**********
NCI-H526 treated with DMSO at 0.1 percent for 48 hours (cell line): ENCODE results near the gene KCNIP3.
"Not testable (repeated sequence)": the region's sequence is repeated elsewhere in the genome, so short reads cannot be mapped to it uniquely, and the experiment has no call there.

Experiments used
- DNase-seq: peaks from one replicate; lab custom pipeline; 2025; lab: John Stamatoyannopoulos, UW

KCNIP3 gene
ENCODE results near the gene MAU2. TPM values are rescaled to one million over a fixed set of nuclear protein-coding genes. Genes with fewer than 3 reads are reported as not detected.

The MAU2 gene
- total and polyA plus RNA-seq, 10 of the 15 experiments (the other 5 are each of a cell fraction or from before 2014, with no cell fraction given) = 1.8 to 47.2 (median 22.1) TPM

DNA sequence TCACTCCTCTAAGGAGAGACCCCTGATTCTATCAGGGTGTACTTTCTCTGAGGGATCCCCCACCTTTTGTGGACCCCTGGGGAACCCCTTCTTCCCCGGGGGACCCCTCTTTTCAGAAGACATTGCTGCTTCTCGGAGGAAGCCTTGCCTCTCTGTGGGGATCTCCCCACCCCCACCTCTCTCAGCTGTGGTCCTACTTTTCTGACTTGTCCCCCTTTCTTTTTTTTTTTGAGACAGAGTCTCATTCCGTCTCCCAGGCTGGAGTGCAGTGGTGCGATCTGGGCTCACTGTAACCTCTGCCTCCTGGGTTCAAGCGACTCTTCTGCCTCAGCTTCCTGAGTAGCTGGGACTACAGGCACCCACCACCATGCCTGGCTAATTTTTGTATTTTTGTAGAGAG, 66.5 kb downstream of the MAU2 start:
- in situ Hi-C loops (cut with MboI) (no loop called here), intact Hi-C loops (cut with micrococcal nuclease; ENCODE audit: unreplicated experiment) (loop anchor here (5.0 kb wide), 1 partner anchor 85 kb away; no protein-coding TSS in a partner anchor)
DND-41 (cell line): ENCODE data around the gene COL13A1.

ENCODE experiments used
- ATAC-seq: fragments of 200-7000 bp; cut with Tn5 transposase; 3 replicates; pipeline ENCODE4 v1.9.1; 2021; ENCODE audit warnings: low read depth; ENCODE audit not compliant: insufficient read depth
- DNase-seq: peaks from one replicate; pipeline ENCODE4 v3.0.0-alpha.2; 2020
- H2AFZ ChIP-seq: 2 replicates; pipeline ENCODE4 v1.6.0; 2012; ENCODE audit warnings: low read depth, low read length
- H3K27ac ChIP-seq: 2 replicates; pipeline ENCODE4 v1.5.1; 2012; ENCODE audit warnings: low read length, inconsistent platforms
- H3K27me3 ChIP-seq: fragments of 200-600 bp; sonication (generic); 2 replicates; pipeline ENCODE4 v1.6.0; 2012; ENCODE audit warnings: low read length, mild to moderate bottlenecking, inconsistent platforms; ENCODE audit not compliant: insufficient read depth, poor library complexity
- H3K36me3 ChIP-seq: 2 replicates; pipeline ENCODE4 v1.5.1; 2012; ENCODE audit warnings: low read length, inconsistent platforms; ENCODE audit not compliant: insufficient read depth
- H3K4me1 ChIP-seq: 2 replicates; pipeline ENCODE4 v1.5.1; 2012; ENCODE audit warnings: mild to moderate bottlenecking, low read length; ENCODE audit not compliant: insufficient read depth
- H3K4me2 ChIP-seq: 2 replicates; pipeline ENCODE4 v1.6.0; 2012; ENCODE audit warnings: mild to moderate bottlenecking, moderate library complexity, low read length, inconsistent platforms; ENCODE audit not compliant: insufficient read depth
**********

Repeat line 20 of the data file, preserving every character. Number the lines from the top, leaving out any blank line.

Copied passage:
- H3K4me2 ChIP-seq: 2 replicates; pipeline ENCODE4 v1.6.0; 2012; ENCODE audit warnings: mild to moderate bottlenecking, moderate library complexity, low read length, inconsistent platforms; ENCODE audit not compliant: insufficient read depth